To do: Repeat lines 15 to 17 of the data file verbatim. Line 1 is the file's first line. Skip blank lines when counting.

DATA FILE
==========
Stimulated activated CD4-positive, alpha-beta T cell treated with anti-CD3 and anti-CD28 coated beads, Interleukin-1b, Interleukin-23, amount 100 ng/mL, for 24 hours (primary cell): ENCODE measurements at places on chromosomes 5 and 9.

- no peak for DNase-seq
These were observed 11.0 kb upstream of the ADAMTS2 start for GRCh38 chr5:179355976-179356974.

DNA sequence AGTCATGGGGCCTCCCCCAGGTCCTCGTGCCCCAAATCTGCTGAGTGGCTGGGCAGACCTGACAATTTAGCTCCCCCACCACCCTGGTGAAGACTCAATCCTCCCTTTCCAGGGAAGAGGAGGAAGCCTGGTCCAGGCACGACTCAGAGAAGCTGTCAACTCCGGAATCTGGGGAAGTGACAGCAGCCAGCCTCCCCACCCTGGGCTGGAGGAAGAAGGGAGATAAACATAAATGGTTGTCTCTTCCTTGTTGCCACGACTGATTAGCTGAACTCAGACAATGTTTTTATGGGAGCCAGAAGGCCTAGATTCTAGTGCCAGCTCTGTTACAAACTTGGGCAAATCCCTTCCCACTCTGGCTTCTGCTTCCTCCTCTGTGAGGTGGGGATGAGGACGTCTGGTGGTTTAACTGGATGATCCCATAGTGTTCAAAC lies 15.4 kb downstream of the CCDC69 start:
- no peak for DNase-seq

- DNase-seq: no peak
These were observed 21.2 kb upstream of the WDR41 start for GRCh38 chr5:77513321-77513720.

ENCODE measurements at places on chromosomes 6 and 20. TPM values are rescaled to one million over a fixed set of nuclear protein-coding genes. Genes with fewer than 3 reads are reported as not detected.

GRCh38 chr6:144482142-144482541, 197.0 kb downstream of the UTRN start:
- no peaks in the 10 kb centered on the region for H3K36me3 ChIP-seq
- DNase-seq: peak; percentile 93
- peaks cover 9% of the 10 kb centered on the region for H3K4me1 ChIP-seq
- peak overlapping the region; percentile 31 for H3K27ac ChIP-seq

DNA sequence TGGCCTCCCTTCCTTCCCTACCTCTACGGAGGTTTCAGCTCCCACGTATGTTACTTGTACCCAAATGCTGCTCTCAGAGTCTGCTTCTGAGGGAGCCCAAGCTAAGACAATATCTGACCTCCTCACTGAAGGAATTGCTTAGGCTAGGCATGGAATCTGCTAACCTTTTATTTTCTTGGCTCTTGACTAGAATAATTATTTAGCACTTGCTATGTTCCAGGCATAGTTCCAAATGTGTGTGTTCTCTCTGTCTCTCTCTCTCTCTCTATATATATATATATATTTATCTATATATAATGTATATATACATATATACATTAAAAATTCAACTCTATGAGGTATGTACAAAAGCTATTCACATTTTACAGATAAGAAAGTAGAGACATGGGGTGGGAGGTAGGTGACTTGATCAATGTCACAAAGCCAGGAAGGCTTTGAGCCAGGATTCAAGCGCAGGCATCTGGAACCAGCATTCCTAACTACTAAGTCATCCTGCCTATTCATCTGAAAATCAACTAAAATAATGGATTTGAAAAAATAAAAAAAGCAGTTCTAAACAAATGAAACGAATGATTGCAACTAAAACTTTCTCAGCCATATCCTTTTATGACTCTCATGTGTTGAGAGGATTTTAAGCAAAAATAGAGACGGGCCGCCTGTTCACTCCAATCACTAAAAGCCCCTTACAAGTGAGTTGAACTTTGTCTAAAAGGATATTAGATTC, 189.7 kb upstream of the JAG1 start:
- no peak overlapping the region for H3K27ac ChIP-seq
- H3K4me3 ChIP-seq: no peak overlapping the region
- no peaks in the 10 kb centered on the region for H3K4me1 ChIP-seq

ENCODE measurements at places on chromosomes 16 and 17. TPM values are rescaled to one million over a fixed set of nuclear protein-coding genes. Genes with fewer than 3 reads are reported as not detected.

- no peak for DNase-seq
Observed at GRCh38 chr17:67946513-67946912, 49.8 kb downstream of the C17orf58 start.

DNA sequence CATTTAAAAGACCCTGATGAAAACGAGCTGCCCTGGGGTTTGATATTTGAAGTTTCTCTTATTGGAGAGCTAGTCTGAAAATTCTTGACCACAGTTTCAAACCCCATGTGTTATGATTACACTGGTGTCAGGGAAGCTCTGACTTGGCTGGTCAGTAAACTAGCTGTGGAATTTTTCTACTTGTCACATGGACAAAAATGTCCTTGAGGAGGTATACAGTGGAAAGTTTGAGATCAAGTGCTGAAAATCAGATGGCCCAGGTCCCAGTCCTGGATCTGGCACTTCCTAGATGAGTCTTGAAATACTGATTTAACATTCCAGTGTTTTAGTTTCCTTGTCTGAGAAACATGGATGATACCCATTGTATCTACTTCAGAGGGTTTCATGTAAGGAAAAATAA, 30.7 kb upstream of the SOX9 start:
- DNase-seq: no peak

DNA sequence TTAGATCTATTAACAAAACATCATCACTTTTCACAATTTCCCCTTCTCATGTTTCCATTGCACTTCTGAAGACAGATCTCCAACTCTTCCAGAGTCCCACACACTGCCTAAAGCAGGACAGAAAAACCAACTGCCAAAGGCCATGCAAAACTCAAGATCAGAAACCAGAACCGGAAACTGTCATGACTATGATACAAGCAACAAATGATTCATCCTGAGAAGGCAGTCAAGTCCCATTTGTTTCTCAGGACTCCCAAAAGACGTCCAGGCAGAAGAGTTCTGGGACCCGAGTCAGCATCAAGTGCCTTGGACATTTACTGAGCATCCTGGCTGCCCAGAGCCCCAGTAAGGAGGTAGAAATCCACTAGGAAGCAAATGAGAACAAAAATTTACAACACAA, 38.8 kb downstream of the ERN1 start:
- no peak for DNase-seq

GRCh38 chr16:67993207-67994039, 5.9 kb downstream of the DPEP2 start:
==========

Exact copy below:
- no peak overlapping the region for H3K27ac ChIP-seq
- H3K4me3 ChIP-seq: no peak overlapping the region
- no peaks in the 10 kb centered on the region for H3K4me1 ChIP-seq